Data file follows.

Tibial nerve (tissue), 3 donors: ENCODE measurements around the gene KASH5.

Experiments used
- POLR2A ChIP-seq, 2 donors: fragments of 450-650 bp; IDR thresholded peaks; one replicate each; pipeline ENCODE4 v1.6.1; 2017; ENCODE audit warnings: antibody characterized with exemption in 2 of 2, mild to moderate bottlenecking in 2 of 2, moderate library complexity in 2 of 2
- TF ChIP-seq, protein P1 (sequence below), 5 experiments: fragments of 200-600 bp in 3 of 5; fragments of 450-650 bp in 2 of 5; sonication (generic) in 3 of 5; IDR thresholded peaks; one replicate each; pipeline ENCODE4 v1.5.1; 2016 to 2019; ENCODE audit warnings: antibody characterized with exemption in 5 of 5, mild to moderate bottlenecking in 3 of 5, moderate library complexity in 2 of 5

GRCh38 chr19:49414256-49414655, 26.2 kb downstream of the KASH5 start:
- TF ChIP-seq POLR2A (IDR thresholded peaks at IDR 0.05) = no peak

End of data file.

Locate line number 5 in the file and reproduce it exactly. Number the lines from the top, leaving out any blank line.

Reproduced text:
GRCh38 chr19:49414256-49414655, 26.2 kb downstream of the KASH5 start: